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Old 09-29-2004, 11:11 AM   #1
Registered: Sep 2004
Distribution: slack-10 / kernel-2.6.81
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Multiple 'mozilla-bin' in process list.. Why?

Im googling and searching other forums for this, but I just wanna ask it here anyway.

Im just wondering if anyone here knows why Mozilla has numerous processes when it is launched. When I use the program 'top' I see 1 mozilla, and 5 mozilla-bin.

They all have different PIDs, but they have the same VIRT and SHR numbers. Im guessing VIRT means virtual memory and SHR means shared memory. I think I have an idea why mozilla does it by I wanna know if you guys know the real answer. Thanks.
Old 09-29-2004, 03:21 PM   #2
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These are different threads, using - as you guessed - the same shared memory. This kind of threading is known as linux-threads and is part of the huge feature set of the GNU libc library (which contains functionality for pretty much everything, and used by pretty much everything too). A newer, revised and lighter implementation is available. It is known as NPTL or Native Posix Linux Threads. If you install a glibc version compiled with NPTL you will find that instead of using full blown threads, threaded applications will use lightweight threads that do not show up as separate ones in the output the of top and ps programs. Since I started running glibc with NPTL I only have one firefox process and one firefox-bin process instead of the five (or so) firefox-bin threads, as an example.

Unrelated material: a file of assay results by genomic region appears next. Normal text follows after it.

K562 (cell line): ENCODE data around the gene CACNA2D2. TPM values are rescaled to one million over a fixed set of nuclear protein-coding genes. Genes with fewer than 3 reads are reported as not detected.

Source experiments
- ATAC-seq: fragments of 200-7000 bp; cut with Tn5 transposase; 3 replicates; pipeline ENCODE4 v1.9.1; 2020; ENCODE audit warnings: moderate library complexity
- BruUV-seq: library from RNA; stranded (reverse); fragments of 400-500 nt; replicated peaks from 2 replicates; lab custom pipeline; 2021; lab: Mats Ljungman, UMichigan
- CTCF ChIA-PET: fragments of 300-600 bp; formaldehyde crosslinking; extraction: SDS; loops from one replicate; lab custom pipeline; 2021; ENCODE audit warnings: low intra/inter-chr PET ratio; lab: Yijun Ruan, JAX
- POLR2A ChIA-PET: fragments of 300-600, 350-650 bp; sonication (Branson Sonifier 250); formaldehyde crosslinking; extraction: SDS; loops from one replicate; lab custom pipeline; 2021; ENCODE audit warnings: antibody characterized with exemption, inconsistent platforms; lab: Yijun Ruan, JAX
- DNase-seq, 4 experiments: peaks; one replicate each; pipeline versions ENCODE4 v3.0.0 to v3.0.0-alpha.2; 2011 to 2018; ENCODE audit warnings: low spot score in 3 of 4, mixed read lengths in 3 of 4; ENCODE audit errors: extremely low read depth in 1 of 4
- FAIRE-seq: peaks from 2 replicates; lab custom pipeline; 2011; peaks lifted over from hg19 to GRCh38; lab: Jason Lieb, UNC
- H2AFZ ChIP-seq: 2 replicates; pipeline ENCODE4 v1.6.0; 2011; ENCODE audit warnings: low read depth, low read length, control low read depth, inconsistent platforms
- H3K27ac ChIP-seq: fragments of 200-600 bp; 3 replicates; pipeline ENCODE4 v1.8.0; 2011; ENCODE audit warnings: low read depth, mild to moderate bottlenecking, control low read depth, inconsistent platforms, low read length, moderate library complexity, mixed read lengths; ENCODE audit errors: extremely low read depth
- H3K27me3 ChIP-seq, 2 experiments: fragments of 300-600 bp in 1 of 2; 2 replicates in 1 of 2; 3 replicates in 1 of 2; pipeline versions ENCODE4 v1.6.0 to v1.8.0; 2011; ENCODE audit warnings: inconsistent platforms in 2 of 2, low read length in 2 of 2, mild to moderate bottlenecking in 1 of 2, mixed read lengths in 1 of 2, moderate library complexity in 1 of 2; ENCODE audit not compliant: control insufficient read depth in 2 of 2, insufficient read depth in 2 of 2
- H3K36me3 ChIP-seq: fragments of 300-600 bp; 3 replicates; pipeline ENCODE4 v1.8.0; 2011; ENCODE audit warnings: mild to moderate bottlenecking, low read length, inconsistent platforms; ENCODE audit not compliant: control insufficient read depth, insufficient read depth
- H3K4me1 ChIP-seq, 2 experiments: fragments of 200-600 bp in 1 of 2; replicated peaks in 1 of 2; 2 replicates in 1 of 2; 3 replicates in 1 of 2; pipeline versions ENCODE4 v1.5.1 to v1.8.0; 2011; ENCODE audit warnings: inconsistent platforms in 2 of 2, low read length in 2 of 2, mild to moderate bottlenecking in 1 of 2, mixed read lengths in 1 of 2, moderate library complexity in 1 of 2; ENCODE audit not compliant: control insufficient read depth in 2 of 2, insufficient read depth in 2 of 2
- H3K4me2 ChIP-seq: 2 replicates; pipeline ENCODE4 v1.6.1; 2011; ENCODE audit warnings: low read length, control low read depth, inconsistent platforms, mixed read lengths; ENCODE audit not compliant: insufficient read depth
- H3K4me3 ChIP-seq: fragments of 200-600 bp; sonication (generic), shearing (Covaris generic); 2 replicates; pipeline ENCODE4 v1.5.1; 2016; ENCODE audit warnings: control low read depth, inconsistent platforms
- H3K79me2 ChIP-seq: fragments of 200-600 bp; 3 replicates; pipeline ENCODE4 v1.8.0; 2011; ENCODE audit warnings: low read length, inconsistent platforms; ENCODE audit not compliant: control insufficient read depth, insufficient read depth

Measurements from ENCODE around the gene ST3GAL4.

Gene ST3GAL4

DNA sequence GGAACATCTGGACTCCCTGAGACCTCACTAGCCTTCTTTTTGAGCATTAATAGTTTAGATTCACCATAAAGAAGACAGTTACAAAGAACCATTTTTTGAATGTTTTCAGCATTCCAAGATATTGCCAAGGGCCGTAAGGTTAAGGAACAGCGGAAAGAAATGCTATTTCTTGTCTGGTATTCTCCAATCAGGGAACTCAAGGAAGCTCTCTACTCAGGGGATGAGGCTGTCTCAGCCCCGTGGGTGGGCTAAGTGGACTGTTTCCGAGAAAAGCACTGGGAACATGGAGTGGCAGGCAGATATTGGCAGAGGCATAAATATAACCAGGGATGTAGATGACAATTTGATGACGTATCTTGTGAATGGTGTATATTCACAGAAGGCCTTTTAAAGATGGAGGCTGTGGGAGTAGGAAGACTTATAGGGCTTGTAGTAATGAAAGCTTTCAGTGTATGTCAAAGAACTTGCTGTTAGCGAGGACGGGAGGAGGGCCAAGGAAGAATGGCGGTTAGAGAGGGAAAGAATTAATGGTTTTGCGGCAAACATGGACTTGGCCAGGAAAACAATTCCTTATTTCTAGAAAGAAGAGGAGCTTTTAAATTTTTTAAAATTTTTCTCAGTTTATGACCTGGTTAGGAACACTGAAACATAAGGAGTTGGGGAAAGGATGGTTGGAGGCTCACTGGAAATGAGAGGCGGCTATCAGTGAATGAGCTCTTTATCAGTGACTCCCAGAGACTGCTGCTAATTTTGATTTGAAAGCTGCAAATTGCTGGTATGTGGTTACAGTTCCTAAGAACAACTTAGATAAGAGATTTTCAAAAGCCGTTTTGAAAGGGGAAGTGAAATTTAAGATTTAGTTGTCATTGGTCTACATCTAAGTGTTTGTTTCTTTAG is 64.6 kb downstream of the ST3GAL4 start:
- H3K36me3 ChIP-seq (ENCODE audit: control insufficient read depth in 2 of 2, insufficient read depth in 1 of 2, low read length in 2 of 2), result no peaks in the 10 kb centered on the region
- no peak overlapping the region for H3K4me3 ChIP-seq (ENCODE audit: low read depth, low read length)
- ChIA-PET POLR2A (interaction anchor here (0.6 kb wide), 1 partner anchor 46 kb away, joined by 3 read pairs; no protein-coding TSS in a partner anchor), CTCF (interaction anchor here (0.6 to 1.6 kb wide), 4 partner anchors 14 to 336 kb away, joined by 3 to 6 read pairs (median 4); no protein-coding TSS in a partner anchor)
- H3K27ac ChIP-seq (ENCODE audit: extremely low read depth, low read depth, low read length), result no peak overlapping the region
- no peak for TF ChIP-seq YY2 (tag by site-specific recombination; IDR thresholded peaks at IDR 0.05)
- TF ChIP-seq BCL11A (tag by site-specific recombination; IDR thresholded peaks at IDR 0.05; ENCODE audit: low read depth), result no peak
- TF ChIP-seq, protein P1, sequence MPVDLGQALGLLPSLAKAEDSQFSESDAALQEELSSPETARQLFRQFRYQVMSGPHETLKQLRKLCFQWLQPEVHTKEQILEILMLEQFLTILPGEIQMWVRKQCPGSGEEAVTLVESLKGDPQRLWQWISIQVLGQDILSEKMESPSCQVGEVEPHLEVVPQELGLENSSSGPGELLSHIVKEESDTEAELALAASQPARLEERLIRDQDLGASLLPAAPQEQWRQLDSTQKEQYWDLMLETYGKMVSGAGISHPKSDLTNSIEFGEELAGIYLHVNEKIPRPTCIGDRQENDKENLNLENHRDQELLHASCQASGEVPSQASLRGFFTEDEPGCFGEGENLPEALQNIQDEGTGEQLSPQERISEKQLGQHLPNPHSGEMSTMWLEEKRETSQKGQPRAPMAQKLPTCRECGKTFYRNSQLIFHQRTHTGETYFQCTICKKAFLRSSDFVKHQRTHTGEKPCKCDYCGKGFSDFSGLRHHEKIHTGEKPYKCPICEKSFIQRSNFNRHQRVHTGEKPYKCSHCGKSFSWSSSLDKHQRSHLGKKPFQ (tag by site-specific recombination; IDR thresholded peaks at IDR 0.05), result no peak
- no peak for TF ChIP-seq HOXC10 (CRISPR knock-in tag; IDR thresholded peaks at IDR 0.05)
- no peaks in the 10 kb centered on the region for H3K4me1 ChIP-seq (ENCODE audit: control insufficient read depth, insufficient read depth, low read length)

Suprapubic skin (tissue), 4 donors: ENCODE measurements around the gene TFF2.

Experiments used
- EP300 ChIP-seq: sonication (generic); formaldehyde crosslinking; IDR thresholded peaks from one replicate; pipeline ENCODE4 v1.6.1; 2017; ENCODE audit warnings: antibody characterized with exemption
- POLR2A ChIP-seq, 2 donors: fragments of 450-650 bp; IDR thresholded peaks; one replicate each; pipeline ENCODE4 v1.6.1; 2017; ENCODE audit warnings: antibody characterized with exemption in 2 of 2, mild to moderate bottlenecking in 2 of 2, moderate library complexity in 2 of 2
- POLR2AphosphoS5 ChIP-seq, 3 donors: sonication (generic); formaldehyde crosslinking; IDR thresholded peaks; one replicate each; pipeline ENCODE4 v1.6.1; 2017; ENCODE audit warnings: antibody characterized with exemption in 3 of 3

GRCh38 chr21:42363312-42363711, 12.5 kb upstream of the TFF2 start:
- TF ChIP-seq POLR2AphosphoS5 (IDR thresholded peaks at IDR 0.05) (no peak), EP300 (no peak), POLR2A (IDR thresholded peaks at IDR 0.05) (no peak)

A lot of more or less advanced applications are threaded. Compare with xmms and beep-media-player - these behave in the same way as Mozilla and Mozilla Firefox.

Old 09-29-2004, 07:38 PM   #3
Registered: Sep 2004
Distribution: slack-10 / kernel-2.6.81
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Ah gotcha. Thats what I thought. I was wondering why they had to show it like that and not in a tree mode. Anyway thanks alot! Im gonna look up NPTL and see if its right for me.


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